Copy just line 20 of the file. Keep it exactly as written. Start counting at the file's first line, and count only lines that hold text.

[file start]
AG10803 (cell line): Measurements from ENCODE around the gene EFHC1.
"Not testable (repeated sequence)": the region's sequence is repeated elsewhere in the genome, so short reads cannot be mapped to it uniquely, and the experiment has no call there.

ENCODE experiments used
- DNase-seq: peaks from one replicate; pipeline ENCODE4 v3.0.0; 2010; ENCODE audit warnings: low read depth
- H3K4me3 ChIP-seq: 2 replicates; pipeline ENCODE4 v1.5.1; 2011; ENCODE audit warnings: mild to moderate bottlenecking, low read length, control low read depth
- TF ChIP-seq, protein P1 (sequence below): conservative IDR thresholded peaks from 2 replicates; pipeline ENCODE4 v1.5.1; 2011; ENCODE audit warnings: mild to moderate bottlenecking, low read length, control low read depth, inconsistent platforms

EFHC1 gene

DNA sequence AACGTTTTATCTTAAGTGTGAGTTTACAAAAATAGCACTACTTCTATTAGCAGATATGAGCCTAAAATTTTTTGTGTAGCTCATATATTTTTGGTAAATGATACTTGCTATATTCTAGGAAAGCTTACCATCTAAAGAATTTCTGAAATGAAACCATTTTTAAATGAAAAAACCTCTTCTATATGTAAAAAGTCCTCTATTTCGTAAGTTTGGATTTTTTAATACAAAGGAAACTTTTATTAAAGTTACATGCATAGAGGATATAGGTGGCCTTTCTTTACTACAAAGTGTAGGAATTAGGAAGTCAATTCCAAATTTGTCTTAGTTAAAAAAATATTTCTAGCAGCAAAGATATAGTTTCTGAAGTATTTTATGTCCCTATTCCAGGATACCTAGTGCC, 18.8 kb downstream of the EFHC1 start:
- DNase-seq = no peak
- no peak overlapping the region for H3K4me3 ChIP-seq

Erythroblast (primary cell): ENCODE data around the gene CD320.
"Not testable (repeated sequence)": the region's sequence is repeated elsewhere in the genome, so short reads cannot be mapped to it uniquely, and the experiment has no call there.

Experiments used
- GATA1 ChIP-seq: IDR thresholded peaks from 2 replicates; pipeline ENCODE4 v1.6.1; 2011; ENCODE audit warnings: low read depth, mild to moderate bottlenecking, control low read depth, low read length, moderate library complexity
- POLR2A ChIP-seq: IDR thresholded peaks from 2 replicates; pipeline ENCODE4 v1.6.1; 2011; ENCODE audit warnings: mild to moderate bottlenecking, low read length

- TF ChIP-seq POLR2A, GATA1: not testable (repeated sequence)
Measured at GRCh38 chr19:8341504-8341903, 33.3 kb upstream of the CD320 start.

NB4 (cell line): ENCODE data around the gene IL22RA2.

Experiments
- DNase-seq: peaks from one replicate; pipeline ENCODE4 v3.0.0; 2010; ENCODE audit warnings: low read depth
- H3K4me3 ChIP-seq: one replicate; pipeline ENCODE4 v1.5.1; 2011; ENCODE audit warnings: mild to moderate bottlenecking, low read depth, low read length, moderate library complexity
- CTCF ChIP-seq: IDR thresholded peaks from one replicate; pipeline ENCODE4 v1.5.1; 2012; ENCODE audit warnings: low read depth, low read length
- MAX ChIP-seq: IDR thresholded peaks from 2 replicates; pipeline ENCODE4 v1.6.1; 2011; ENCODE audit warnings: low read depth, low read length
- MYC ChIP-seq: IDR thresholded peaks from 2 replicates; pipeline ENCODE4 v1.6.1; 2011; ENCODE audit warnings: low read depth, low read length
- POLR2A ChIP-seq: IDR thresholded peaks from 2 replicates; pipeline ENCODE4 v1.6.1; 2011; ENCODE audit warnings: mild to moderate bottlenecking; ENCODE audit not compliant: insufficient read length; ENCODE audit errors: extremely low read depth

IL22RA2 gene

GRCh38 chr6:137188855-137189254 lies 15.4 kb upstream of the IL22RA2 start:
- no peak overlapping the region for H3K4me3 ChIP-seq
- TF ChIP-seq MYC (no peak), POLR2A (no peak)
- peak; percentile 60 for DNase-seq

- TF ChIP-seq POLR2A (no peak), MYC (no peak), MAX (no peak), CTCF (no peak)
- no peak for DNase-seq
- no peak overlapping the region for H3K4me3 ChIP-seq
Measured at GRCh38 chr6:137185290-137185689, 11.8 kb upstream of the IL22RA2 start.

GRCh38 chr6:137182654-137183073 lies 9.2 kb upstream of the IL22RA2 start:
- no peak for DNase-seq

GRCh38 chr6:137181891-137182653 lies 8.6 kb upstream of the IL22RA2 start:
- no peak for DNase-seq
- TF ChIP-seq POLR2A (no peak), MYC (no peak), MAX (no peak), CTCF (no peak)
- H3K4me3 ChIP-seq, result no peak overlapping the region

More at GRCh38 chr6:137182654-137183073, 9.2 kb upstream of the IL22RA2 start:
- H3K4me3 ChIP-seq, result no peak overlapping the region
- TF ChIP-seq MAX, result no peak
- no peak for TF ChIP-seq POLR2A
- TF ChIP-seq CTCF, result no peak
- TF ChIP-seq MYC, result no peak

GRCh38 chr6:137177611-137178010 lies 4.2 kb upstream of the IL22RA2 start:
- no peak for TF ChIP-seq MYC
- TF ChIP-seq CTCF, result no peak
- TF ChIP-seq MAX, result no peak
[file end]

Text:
- DNase-seq: peaks from one replicate; pipeline ENCODE4 v3.0.0; 2010; ENCODE audit warnings: low read depth